Sermon: "This Generation," July 6th, 2014

This was Rev. Ryan Slifka's inaugural sermon as Minister at St. George's United Church.

St. George’s United Church
July 6th, 2014
Scripture: Matthew 11:16-19, 25-30
Fourth Sunday After Pentecost

“This Generation”
By Rev. Ryan Slifka

New beginnings. What a week it’s been, too. A few challenges. But lots of excitement, and lots of energy. Excitement for the new minister, excitement for the church. Excitement for the future. I think the anthem, “Make a Joyful Noise” sums things up pretty well, don’t you think?

First service, first sermon too. A wee bit of pressure, of course. You’ve got to start off on the right foot. It’s gotta be a really good one. First impressions count. Funny, though, when I was listening to our reading from the gospel of Matthew this week, I heard something different. I heard something that I probably wouldn’t preach my first sermon on, if I had the choice. But I find that’s usually how things are with Jesus. He doesn’t always say what you want him to say.

So, what I want to say to you today, in the midst of our excitement, in this new beginning, is that things from here on aren’t going to be easy. They may be exciting, they may be wonderful and grace-filled, and they might be fun, even. But they aren’t going to be easy. They aren’t going to be easy.

We find ourselves roughly in the middle of Matthew’s story of Jesus. Jesus has just gathered his twelve disciples together, taught them his way the best he can. And then he sends them out to teach, and to proclaim his message, to get the news out to the nearby cities. Like newly ordained ministers fresh out of seminary, ready to gather their first congregations and take on the whole world. Some followers of a popular local preacher, John the Baptist, come to Jesus and ask him if he’s the one they have been waiting for, and Jesus, no fan of understatement, says “Go and tell John what you hear and see: the blind receive their sight, people are healed, the deaf hear and the dead are raised.” I mean, if my first ministry is half as good, we’ll be in business!

It looks like things are going to be a piece of cake. There’s change in the air and things are finally turning around. Imagine the excitement! Imagine the energy!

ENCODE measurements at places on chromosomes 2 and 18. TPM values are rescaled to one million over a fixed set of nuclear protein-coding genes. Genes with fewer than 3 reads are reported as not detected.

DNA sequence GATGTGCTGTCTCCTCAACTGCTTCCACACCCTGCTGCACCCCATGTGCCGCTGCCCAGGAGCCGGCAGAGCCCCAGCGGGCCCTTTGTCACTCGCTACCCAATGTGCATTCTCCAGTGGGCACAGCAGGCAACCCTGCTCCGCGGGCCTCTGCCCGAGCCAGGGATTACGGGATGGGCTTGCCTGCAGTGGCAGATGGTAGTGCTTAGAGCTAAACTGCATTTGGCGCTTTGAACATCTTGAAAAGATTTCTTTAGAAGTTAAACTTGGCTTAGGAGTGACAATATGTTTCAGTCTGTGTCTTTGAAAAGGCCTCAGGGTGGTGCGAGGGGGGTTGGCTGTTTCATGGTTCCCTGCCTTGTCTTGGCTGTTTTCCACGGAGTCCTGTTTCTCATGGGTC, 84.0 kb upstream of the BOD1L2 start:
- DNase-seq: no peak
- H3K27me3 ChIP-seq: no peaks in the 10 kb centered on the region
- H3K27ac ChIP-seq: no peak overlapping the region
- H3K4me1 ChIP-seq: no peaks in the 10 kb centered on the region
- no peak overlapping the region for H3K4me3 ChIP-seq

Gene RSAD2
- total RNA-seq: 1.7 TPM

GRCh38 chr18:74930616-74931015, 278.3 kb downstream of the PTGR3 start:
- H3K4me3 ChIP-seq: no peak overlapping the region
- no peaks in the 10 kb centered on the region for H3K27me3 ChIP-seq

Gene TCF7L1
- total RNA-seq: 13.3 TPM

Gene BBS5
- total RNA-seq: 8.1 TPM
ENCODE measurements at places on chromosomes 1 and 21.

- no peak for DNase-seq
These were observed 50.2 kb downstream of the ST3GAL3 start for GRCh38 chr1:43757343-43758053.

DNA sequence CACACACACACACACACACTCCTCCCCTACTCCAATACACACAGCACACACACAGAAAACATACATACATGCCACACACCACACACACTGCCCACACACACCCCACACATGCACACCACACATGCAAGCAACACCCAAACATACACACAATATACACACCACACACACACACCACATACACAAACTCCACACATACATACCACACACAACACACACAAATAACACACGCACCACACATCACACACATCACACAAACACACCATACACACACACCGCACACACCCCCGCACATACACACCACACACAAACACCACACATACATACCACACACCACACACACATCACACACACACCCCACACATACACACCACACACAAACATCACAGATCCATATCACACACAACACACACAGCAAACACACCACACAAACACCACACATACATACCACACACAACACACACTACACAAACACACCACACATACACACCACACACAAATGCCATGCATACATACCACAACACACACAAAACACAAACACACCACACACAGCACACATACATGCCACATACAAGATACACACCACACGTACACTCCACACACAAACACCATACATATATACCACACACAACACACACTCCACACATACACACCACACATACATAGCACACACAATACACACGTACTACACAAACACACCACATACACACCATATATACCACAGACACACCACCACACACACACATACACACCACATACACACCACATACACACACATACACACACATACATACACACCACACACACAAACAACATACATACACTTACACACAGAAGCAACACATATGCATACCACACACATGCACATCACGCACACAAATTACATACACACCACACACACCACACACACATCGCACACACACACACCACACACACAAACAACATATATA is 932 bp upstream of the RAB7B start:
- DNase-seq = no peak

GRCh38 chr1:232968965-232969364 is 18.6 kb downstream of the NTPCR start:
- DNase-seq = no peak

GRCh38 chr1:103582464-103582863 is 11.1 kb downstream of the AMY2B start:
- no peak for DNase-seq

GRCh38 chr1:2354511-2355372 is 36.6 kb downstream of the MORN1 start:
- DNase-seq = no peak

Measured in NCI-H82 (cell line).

But this doesn’t last long. When the disciples finally arrive in the cities, there’s a generation of people who, no matter what Jesus or the disciples do, or say, simply don’t respond.

“To what will I compare this generation?” Jesus says. “Like children sitting in the market places, calling to one another—we played the flute for you, but you didn’t dance, we wailed and you did not mourn.” Jesus and the disciples are out in the market place—right in the center of town, in plain view. They are at the corner of Fifth Street and Fitzgerald. They’ve got the music on full blast, nobody seems to pick up the rhythm. Dirges are sung, and the deepest emotions are conveyed, but the people just walk on by. Blind people are seeing, deaf people are hearing, and even the dead are being raised—Jesus is pulling out every trick in the book to get this generation’s attention.

But Whether they dance, whether they wail, whether they do all the right market research, no matter what they try. This generation is not easily persuaded. They have their work cut out for them.

Our own generation, probably everyone who was born after the second world war, is not easily persuaded, either. Try as the church might to dance and sing, few seem to hear. We have our work cut out for us.

A few generations ago, it seemed so much easier. But now, the church—not just this one, but the whole North American church is struggling to find its way in a culture so different than the one many of us grew up in. If you played the flute, if you built a church, the people would hear and they would come. But now they don’t. And some are even hostile to Christianity, to the church, to religion in general—if you remember from the reading they first say John the Baptist has a demon, and then they call Jesus a drunk. It seems that no matter what we do or try, most won’t dance to our tune.

Once the music came naturally. The stories, the habits, the prayers, that everyone seemed to know at one point are no longer part of people’s every day experience. I’m reminded of when I worked at a grocery store stocking shelves and packing bags. At this store, like a lots of stores, they played music over the speakers at all times. I didn’t even like the music, but before I knew it, I’d be lip-syncing there in the aisle. Somehow, I’d built up a whole repertoire of K.D. Lang, Michael Bolton, and Celine Dion. It was all in the background, day after day. And so I could sing along.